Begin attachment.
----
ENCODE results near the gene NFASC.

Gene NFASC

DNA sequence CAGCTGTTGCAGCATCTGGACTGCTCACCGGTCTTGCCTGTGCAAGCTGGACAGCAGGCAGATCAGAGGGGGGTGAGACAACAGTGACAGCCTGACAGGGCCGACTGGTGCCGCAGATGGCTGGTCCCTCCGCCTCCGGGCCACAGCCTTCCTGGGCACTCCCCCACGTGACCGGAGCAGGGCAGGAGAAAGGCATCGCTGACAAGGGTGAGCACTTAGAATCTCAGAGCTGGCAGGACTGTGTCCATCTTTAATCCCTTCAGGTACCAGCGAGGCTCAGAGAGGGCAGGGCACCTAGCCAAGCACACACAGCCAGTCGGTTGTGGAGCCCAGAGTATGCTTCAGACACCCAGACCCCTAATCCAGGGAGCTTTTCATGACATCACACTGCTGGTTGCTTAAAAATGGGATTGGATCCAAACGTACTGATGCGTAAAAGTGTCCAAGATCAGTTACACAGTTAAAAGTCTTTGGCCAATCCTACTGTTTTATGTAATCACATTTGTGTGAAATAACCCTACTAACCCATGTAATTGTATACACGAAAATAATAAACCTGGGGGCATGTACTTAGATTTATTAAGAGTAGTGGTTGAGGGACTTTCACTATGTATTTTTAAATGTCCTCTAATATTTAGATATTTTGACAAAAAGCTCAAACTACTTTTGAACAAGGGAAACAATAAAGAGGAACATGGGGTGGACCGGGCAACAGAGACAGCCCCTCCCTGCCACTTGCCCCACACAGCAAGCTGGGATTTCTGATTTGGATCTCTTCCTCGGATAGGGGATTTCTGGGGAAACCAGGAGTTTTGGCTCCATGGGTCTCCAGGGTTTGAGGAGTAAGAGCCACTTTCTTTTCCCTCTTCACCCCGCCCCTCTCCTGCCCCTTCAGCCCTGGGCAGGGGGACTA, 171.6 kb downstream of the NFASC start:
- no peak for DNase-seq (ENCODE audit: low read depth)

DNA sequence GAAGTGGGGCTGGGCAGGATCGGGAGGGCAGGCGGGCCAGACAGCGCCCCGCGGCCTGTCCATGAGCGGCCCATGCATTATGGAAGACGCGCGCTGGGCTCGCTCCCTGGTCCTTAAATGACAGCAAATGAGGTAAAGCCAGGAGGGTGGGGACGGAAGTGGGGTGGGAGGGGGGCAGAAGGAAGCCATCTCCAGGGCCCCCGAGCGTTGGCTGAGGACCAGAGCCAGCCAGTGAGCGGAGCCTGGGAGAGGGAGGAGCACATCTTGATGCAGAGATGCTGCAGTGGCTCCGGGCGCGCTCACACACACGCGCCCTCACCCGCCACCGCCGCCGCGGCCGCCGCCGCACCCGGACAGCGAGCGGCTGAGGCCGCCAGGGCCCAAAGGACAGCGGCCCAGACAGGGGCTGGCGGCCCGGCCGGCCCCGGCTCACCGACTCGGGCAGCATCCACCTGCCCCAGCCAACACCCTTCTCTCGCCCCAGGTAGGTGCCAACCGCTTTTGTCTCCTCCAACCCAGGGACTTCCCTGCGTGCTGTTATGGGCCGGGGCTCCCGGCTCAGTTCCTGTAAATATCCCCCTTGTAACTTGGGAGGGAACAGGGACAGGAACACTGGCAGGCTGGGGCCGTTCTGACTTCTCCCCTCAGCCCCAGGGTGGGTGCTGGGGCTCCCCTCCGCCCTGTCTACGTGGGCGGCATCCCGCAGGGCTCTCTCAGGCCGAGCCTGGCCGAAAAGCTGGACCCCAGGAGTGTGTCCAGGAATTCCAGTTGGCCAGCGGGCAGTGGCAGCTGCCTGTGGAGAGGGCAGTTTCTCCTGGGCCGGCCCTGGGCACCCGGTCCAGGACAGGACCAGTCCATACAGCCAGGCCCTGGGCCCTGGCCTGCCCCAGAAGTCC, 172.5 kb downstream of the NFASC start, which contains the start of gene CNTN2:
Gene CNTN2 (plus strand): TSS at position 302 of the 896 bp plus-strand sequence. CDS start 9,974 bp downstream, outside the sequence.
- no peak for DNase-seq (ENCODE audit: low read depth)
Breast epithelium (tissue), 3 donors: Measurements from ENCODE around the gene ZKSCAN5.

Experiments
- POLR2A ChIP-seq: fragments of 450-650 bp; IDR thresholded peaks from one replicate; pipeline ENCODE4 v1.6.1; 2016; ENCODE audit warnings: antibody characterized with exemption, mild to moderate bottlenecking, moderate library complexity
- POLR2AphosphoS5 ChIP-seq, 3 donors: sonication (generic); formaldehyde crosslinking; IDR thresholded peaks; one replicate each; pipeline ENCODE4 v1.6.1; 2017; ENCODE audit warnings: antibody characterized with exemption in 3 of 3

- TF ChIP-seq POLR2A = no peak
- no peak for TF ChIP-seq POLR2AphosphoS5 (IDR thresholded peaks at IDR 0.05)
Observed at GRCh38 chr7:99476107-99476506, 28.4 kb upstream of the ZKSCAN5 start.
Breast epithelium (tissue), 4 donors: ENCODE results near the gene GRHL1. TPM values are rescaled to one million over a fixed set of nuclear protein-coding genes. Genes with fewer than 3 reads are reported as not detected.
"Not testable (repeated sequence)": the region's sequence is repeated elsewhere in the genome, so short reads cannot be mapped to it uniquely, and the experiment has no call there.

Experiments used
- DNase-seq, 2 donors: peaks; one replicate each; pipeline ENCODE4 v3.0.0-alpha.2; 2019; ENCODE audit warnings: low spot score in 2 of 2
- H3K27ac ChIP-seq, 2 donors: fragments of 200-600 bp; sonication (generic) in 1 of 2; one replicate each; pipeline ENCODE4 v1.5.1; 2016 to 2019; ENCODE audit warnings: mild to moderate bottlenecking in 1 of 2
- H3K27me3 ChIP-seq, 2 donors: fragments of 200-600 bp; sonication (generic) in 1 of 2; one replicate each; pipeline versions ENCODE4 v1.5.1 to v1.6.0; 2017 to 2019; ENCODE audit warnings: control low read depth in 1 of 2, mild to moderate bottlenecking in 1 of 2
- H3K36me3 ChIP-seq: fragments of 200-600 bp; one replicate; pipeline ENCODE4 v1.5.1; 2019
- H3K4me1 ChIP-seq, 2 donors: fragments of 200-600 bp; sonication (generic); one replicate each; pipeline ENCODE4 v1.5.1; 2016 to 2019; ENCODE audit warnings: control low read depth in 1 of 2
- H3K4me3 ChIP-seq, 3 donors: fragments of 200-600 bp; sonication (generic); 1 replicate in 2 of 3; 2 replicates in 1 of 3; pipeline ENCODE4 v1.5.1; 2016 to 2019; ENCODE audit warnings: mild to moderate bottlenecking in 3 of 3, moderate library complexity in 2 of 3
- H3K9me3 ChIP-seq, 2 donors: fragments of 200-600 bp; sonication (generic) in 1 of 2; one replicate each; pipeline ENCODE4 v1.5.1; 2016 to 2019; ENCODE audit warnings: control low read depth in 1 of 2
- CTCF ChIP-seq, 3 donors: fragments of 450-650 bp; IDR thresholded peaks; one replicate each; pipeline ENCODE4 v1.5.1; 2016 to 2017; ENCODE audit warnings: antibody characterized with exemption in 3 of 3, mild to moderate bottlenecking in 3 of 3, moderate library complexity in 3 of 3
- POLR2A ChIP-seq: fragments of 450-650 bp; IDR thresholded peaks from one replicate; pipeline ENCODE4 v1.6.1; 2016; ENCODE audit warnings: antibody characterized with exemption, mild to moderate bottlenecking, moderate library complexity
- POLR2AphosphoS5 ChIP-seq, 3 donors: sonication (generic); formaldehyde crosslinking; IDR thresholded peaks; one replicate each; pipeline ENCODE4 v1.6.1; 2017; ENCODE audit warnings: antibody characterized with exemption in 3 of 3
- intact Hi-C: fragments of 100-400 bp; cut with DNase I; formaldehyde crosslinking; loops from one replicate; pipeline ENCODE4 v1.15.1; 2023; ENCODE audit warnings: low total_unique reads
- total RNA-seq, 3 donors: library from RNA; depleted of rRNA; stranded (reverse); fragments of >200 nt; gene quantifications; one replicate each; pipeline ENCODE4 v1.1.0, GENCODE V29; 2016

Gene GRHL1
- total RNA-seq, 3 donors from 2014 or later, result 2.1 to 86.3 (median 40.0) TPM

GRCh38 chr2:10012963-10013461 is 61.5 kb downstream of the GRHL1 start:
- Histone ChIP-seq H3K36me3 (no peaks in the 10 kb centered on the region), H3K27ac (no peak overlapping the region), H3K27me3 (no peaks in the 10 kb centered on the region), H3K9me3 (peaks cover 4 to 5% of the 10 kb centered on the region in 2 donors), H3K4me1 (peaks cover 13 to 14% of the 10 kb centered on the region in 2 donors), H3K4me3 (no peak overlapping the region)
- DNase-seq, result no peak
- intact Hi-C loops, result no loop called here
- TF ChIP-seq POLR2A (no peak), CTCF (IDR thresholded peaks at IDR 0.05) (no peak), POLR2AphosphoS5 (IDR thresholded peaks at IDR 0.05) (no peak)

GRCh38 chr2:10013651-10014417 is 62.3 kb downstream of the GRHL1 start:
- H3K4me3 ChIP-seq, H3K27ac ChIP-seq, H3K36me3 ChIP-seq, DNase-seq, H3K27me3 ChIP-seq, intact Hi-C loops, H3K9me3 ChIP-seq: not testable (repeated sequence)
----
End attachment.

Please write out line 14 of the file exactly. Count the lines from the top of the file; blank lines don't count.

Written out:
Observed at GRCh38 chr7:99476107-99476506, 28.4 kb upstream of the ZKSCAN5 start.